"?> Re: Header compression: buffer management from Poul-Henning Kamp on 2013-03-22 (ietf-http-wg@w3.org from January to March 2013)

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Re: Header compression: buffer management

From: Poul-Henning Kamp <phk@phk.freebsd.dk>
Date: Fri, 22 Mar 2013 07:38:24 +0000
To: James M Snell <jasnell@gmail.com>
cc: RUELLAN Herve <Herve.Ruellan@crf.canon.fr>, ietf-http-wg@w3.org
Message-ID: <2940.1363937904@critter.freebsd.dk>
In message <CABP7RbdL=cV2qSMBA3Me65T8tGaU3p9F5Wc690Jqk7q8xk_=iw@mail.gmail.com>
, James M Snell writes:

>I've briefly looked at this and it definitely is a challenge.  With delta,
>we at least have the benefit of allowing the decompressor to set an upper
>bound on stored state size,  but even that can be problematic under heavy
>load and does not completely resolve the issue.  For instance,  a malicious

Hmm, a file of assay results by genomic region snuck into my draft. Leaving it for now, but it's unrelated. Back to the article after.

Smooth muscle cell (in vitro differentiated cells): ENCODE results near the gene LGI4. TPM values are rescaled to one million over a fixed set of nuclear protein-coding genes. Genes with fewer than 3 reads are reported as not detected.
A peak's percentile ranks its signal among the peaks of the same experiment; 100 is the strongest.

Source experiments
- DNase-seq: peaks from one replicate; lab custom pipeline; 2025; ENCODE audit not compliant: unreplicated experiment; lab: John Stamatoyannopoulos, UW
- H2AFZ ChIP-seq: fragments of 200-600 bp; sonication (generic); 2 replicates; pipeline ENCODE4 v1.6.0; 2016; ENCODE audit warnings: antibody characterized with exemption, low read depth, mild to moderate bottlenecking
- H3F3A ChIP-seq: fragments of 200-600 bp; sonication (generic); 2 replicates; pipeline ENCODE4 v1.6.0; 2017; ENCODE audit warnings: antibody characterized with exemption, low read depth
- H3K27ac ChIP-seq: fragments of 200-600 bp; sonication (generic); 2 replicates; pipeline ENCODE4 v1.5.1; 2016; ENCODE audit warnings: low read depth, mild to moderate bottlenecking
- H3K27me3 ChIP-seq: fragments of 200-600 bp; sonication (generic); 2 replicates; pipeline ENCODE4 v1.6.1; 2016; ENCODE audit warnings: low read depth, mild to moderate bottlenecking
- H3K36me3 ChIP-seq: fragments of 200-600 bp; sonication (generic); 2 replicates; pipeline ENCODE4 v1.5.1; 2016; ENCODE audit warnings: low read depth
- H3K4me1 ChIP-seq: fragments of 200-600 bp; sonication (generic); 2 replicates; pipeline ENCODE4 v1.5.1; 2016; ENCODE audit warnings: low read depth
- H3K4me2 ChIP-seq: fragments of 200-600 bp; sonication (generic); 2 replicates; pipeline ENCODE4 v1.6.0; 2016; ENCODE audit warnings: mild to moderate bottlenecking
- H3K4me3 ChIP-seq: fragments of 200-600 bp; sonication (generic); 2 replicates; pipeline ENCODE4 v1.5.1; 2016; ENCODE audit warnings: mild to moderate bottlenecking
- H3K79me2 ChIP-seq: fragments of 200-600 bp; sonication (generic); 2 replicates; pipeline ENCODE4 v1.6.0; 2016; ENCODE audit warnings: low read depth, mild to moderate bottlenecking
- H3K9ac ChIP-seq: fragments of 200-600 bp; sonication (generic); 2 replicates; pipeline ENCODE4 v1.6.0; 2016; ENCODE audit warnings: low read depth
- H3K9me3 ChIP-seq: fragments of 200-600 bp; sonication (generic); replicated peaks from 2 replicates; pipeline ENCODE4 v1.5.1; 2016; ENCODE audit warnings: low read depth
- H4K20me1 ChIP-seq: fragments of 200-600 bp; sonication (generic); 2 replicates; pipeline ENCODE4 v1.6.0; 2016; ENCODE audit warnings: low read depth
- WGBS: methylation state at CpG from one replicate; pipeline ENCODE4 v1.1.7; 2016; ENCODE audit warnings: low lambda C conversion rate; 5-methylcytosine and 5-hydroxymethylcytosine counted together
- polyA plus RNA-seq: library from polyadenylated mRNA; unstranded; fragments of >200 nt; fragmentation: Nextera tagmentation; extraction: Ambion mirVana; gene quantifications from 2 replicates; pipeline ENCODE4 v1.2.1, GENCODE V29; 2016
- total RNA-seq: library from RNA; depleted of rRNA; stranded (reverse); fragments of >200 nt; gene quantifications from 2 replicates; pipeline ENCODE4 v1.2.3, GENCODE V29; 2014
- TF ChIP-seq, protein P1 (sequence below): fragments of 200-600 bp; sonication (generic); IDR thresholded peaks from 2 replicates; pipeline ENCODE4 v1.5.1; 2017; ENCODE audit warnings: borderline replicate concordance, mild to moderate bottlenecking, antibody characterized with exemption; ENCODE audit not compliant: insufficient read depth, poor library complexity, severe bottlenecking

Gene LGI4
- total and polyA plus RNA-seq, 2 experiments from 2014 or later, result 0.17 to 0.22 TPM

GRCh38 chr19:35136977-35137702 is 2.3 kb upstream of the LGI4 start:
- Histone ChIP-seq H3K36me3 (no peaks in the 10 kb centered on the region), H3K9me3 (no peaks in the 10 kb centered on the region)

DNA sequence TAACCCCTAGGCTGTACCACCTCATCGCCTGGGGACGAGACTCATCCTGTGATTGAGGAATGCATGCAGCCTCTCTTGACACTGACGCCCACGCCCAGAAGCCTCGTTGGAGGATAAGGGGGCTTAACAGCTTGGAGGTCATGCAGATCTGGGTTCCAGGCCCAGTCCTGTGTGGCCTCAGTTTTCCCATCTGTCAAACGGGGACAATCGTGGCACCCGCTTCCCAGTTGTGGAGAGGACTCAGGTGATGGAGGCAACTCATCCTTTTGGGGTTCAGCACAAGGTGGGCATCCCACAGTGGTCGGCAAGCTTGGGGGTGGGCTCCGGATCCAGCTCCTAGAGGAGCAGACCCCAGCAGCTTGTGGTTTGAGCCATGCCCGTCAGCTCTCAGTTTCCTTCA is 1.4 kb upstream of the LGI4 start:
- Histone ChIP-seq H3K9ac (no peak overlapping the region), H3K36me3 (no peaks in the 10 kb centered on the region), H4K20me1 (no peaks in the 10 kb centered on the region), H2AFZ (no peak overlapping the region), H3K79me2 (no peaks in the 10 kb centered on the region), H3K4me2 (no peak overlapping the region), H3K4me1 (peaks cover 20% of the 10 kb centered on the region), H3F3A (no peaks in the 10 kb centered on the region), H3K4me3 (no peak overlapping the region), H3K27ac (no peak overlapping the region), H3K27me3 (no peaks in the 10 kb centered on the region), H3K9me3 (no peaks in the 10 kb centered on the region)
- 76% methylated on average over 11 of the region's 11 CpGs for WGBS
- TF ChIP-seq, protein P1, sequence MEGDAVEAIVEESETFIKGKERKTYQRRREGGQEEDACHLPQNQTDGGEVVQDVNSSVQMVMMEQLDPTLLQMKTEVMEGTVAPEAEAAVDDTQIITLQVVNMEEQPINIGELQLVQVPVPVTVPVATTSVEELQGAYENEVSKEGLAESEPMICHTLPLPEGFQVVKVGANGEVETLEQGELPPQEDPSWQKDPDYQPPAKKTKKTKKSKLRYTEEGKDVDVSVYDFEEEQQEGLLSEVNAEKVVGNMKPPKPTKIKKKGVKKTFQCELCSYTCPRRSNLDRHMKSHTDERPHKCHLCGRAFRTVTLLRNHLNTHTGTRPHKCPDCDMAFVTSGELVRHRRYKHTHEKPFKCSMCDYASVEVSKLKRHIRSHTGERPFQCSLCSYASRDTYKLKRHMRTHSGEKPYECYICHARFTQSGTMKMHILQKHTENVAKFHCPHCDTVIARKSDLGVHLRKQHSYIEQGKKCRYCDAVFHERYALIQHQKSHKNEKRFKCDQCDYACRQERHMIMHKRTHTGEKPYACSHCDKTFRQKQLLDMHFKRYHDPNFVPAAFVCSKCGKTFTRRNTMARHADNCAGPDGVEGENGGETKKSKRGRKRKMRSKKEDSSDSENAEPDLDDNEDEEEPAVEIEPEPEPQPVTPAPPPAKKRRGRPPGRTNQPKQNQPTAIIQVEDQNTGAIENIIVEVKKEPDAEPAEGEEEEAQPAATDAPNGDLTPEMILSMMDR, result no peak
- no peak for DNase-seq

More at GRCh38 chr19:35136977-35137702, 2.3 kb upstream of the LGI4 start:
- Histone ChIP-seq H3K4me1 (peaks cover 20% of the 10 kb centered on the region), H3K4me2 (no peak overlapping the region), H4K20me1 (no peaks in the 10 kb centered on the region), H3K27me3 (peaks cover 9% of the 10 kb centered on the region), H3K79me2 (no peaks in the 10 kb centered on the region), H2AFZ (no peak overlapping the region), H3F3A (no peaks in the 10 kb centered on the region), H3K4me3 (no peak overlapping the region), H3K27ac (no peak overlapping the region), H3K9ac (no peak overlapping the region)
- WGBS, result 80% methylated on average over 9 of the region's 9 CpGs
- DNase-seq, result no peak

>client could potentially send hundreds of junk headers frames intentionally
>designed to make the decompressor do significant extra work managing it's
>internal buffers.

Any request-response protocol is more or less vulnerable in this respect.

There are basically two things you can do to mitigate:

1) Severely circumscribe the first request on a connection.  This vastly
   increases the attackers cost of attack and makes sure that the server
   can scrutinize the first request for signs of malicious behaviour.

2) Make sure that the first request becomes available progressively
   to enable similar heuristics on the fly.

I think #1 is far preferable to #2, as a matter of usability for
the people writing the non-client code, but if done right #2 is a
workable solution.

One way to implement #1 is to specify that the first request, however
encoded, compressed or serialized, cannot be bigger than N bytes
on the wire.  For instance setting N to 8192.

-- 
Poul-Henning Kamp       | UNIX since Zilog Zeus 3.20
phk@FreeBSD.ORG         | TCP/IP since RFC 956
FreeBSD committer       | BSD since 4.3-tahoe    
Never attribute to malice what can adequately be explained by incompetence.
Received on Friday, 22 March 2013 07:38:51 GMT

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